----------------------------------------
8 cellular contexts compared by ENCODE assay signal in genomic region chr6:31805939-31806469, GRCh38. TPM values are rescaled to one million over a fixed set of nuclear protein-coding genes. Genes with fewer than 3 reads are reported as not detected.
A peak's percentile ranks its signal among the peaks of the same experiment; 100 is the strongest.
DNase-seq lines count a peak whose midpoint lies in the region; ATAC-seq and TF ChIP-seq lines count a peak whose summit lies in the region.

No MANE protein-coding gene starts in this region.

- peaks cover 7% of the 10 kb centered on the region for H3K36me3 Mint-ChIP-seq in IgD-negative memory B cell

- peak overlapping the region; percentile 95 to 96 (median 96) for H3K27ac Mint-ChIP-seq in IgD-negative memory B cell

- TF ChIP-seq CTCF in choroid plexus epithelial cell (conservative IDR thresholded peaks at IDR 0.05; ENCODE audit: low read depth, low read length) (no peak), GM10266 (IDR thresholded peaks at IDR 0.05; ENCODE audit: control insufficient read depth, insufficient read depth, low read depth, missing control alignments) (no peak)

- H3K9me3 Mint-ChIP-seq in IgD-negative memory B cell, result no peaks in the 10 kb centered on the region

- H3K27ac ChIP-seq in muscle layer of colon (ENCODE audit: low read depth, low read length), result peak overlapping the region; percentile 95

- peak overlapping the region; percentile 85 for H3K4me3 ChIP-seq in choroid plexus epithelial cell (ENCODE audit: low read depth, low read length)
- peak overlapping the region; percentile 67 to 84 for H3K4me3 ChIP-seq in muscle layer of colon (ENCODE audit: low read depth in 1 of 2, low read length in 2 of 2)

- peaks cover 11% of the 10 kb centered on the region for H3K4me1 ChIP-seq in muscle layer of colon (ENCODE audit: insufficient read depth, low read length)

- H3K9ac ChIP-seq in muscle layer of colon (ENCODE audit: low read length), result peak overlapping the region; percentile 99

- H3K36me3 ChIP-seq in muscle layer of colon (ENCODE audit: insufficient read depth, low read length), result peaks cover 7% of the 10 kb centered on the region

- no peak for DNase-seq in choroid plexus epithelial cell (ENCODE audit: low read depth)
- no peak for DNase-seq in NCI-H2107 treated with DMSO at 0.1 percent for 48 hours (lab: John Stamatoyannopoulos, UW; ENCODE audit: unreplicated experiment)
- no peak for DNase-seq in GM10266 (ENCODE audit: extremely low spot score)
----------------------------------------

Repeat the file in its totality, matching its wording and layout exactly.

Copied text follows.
8 cellular contexts compared by ENCODE assay signal in genomic region chr6:31805939-31806469, GRCh38. TPM values are rescaled to one million over a fixed set of nuclear protein-coding genes. Genes with fewer than 3 reads are reported as not detected.
A peak's percentile ranks its signal among the peaks of the same experiment; 100 is the strongest.
DNase-seq lines count a peak whose midpoint lies in the region; ATAC-seq and TF ChIP-seq lines count a peak whose summit lies in the region.

No MANE protein-coding gene starts in this region.

- peaks cover 7% of the 10 kb centered on the region for H3K36me3 Mint-ChIP-seq in IgD-negative memory B cell

- peak overlapping the region; percentile 95 to 96 (median 96) for H3K27ac Mint-ChIP-seq in IgD-negative memory B cell

- TF ChIP-seq CTCF in choroid plexus epithelial cell (conservative IDR thresholded peaks at IDR 0.05; ENCODE audit: low read depth, low read length) (no peak), GM10266 (IDR thresholded peaks at IDR 0.05; ENCODE audit: control insufficient read depth, insufficient read depth, low read depth, missing control alignments) (no peak)

- H3K9me3 Mint-ChIP-seq in IgD-negative memory B cell, result no peaks in the 10 kb centered on the region

- H3K27ac ChIP-seq in muscle layer of colon (ENCODE audit: low read depth, low read length), result peak overlapping the region; percentile 95

- peak overlapping the region; percentile 85 for H3K4me3 ChIP-seq in choroid plexus epithelial cell (ENCODE audit: low read depth, low read length)
- peak overlapping the region; percentile 67 to 84 for H3K4me3 ChIP-seq in muscle layer of colon (ENCODE audit: low read depth in 1 of 2, low read length in 2 of 2)

- peaks cover 11% of the 10 kb centered on the region for H3K4me1 ChIP-seq in muscle layer of colon (ENCODE audit: insufficient read depth, low read length)

- H3K9ac ChIP-seq in muscle layer of colon (ENCODE audit: low read length), result peak overlapping the region; percentile 99

- H3K36me3 ChIP-seq in muscle layer of colon (ENCODE audit: insufficient read depth, low read length), result peaks cover 7% of the 10 kb centered on the region

- no peak for DNase-seq in choroid plexus epithelial cell (ENCODE audit: low read depth)
- no peak for DNase-seq in NCI-H2107 treated with DMSO at 0.1 percent for 48 hours (lab: John Stamatoyannopoulos, UW; ENCODE audit: unreplicated experiment)
- no peak for DNase-seq in GM10266 (ENCODE audit: extremely low spot score)